In last week’s post, we talked about how Facebook exists in a moment in time, and how its existence is ephemeral just like any other digital asset. This week, we will talk a little about whether Facebook is indeed the villain that publishers think it is. Many publishers bemoan the fact that Facebook has aggregated all their traffic and that their websites are lonely and unvisited, and their advertising revenues down. But we believe that publishers would be in just as much trouble without Facebook.
If you think about the last two decades of publishing, you will see that pointing the finger at Facebook is misguided. What changed the game for publishers wasn’t Facebook, it was the internet itself. Think about it: before the internet, people got their news from a newspaper, and that newspaper was local, drawing a local audience. Although USA Today purported to be a national newspaper, its circulation consisted mainly of tourists and business travelers who received it gratis in their hotels. The average American wasn’t even interested in national news, let alone international news.
Although TV opened up the audience for national and international news during the 70s, it did so with local affiliates of national networks. In short, much of advertising was still local, except for the major brand ads. Competition for audience was among the three affiliates in your city of the three big networks.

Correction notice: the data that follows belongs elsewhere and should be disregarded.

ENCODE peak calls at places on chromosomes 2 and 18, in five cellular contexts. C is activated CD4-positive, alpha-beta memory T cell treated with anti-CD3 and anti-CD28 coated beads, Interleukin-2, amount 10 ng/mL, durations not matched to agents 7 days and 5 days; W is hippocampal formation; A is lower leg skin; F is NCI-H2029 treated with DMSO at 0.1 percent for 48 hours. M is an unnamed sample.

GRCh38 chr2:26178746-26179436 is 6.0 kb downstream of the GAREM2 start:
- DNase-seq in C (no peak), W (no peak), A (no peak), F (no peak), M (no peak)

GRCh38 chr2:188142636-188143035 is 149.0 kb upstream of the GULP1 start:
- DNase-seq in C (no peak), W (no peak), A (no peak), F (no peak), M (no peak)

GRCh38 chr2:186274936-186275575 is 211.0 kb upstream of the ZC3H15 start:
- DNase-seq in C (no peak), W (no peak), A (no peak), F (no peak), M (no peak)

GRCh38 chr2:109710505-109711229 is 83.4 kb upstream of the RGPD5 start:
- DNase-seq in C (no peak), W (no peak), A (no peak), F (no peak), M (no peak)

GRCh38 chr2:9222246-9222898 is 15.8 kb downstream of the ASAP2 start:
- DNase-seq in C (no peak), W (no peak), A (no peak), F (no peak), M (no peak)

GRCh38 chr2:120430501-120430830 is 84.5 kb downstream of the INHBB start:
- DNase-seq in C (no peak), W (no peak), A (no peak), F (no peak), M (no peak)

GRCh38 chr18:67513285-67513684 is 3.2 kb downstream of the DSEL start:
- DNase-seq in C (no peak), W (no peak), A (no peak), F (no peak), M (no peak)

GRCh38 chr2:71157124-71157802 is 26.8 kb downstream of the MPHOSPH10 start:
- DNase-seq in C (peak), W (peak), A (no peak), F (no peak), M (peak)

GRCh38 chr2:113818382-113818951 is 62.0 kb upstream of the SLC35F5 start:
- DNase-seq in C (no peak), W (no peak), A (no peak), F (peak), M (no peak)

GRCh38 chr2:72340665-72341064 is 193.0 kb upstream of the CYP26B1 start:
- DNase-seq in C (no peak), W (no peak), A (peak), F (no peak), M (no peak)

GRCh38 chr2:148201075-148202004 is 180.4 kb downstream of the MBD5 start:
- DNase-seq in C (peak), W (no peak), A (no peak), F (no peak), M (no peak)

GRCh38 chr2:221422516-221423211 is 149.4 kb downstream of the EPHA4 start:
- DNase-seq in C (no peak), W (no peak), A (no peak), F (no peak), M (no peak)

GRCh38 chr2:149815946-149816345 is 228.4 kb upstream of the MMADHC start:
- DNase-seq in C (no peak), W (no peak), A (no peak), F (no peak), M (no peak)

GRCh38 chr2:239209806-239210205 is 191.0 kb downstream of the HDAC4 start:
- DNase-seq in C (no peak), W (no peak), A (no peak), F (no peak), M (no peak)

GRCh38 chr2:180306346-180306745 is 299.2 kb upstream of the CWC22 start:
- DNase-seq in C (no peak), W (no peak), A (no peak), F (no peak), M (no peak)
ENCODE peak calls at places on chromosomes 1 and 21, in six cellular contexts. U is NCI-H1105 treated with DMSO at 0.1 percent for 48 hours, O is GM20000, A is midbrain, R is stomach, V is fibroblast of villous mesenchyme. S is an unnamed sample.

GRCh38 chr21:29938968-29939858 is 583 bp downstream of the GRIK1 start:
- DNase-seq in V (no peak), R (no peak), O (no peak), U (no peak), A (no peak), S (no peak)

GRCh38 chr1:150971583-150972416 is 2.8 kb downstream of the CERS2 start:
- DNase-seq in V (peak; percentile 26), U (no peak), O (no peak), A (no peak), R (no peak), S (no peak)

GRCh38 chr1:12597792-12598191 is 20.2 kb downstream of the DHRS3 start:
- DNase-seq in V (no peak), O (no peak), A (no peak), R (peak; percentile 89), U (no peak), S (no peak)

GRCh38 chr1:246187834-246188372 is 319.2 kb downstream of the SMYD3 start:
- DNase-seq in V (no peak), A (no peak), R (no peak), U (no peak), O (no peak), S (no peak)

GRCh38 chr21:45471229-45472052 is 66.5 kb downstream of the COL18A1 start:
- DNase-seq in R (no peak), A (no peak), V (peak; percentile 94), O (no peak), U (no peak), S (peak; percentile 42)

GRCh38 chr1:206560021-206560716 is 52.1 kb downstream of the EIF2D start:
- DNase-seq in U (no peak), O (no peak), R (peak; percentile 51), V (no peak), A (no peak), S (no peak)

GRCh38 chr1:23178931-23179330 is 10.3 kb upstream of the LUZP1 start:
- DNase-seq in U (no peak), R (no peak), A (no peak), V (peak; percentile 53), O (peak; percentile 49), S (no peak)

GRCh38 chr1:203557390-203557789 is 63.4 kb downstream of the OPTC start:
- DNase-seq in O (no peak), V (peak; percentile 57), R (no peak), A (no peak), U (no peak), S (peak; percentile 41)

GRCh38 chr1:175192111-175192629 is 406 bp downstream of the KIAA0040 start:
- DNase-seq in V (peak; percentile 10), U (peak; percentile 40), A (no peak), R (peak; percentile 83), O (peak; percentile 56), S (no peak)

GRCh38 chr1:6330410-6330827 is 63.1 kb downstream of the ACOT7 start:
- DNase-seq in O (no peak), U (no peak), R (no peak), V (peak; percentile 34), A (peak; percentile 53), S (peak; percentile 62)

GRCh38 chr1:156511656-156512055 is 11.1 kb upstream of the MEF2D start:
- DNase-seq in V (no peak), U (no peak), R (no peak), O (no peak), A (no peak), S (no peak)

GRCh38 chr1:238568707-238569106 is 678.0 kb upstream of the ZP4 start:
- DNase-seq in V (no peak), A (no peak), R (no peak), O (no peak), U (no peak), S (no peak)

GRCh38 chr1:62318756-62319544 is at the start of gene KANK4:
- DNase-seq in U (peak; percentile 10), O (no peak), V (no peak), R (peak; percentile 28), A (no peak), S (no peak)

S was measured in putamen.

However, once the internet came along, every newspaper and TV station was immediately thrust into competition with every other newspaper and TV station in the world for both “eyeballs” and ad dollars. News became a true competitive business, because consumers could now get news from anywhere, and advertisers no longer had to buy only local audiences. They could buy international audiences, or niche audiences, or any audiences they wanted.
None — repeat none — of the formerly local publishers of news and information were structured for international competition. Even the big TV networks were slow to realize that they were not competing against two other networks each, but rather every source of news on the planet. And they spent the first five years of the internet’s existence pushing back at it, hoping it would go away. They never rethought their print strategy; they merely copied the newspaper on to the web.
But the advertisers figured it out before the publishers. The advertising dollars were slowly lost well before Facebook ever existed, first to Craigslist and then to online shopping. Newspapers were folding before Mark Zuckerberg got to Harvard. Legacy media infrastructures weren’t set up for the speed, diversity, and low-cost alternatives on the internet. And that’s where the ad wars were lost.
Facebook is just the latest in a series of hints to publishers that they can’t run their businesses as they formerly ran them, that they can’t blame an outside force for their failure to adapt quickly enough, and that they have to re-think their value propositions constantly to see if their visitors still find them worth the time. Because the new resources in short supply are audience and attention, not news sources. The internet flipped the publishing business on its head, and Facebook is only the most recent messenger.